© -Steven Cerra, copyright protected; all rights reserved.
“Peter and Will Anderson are different - and, yes, they are wonderful. But I am fascinated and beguiled by an unprecedented facet of their wonder. You see, I've been teaching at the Jazz conservatories almost since Jazz reached the classroom and most students know precious little about pre-BeBop Jazz. When Peter and Will Anderson stepped into my classroom, I came face-to-face with two fully involved Jazz musicians.”
- Phil Schaap, Professor, “Origins of Jazz,” graduate level course, Juilliard School of Music
Recently a Jazz buddy in southern California, by way of a recommendation from a mutual friend in The Big Apple, gave me a recording by Pete Anderson and Will Anderson entitled Correspondence which was issued on Small’s Records [SRCD-0053] in 2012.
The Anderson Brothers are identical twins which means, I guess, that I was blown away twice at the same time while I was listening to it.
What an encounter - love at first hearing - absolutely brilliant music.
Pete, a tenor saxophonist and Will, an alto saxophonist, had the good sense to surround themselves with a rhythm section made up of Kenny Barron on piano, Ben Wolfe on bass and Kenny Washington on drums, leave everyone with enough room to stretch out and, in the process, create one of the most engrossing and captivating Jazz CDs in recent memory.
The disc is available via www.smallsrecords.com.
Here’s what Robert Levin had to say about the recording on www.allaboutjazz.com
“Peter and Will Anderson / Correspondence / SRCD-0053
“I've been making all the gigs I can by two reed players, Peter and Will Anderson. Identical twins, they're still in their early twenties and I can't say enough about them. They're Juilliard graduates, but there's nothing studied about the way that, as instrumentalists, arrangers and composers, they make music.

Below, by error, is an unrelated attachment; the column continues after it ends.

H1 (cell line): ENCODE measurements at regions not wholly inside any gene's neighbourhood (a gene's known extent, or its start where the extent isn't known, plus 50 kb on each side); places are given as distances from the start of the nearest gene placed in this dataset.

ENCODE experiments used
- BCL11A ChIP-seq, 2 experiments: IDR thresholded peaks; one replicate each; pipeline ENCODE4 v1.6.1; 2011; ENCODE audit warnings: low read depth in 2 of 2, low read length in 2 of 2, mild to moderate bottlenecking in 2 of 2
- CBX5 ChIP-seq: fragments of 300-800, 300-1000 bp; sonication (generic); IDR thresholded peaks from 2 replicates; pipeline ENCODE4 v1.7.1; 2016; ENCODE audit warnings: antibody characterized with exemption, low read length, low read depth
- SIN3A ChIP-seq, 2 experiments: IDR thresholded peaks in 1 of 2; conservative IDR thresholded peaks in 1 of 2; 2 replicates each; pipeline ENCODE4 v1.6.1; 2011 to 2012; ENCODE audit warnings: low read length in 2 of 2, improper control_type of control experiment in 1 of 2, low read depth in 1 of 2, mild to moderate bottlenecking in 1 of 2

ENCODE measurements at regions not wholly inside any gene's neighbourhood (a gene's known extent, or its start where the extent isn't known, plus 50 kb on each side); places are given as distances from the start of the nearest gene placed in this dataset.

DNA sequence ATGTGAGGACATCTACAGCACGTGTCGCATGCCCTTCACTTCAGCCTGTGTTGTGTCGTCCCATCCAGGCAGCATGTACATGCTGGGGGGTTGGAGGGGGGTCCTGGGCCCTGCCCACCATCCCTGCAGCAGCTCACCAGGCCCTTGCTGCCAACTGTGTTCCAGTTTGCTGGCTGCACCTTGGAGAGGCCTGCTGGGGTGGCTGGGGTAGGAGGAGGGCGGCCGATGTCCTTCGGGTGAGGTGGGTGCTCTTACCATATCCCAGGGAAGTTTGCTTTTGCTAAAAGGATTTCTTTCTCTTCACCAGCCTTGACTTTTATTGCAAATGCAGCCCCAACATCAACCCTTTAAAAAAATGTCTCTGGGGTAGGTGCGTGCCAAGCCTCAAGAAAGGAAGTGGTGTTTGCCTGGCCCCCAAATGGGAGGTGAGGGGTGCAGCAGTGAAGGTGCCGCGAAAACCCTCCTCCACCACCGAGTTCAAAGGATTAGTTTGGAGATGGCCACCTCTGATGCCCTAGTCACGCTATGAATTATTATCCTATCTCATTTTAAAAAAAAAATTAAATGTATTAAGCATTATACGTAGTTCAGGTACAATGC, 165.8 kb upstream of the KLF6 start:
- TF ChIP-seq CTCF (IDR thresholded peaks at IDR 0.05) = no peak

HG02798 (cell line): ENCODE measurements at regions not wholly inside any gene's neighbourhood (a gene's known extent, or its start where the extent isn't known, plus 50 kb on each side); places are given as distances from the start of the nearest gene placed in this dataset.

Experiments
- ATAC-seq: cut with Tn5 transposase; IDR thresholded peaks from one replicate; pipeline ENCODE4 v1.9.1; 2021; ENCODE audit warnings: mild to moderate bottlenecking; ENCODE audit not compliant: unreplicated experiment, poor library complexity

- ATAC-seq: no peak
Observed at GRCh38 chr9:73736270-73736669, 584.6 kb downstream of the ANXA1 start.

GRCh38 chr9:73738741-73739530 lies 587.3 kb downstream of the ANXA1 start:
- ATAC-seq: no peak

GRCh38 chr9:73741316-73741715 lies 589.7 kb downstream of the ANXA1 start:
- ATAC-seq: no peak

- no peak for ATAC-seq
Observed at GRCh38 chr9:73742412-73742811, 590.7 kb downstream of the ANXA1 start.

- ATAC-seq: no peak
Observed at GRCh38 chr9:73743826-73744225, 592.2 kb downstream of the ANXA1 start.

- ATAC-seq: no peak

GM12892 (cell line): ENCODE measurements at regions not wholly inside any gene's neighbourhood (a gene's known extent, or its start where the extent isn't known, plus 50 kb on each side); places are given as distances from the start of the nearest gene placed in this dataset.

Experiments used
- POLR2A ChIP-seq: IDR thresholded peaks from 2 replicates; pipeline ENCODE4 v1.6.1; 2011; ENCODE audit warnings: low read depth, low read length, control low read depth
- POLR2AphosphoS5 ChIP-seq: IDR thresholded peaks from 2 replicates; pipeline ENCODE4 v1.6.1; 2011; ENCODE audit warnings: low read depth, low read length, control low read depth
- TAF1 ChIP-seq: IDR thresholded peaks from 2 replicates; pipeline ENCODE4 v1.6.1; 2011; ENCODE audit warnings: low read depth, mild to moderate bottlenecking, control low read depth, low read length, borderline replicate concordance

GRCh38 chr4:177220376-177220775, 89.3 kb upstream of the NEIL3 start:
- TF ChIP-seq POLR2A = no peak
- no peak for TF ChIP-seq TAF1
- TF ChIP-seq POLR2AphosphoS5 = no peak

They're naturals and while essentially into bebop—which they play with a passion, unpredictability and sense of discovery that can make you feel like you're back at the beginning of it at Minton's or Monroe's Uptown House—they can claim an astonishing affinity for the full range of jazz forms and styles, at least up to the 'new thing.’
I've listened to them play all kinds of jazz now and have yet to hear an inauthentic note. They easily hold their own with the best of the Dixieland players. They interpret Thelonious Monk compositions in a way that I'm sure Monk would have appreciated. They have a solid grip not only on what Miles Davis and Gil Evans were after in the Birth of the Cool period but on the work of a John Kirby as well.
Along with the depth of knowledge they demonstrate about saxophone players as diverse as Johnny Hodges, Stan Getz, Hank Mobley and Gigi Gryce, to name just a few, they understand Ellington and—they play ballads with an emotional sophistication that's way beyond their years—they know what to do with a Billy Strayhorn song. Have I mentioned that they also command their principal instruments, the clarinet and alto and tenor saxophones, with a stunning authority?
I could go on and on about the Andersons. Right now the distinctions between them as musicians are as subtle as the differences in their appearances. It will be fascinating to see how they progress, if and to what degree they diverge from one another and what they make of their prodigious talents once they've become fully centered in their individual identities. But what they're presenting at this point in their development is already, I think, substantial and compelling enough to be worthy of preservation on a CD or two."
You can sample the Anderson Brothers in action along with Kenny B., Ben Wolfe, and Kenny W. on the following video which offers the Get Out of Town track from the Correspondence CD as its soundtrack.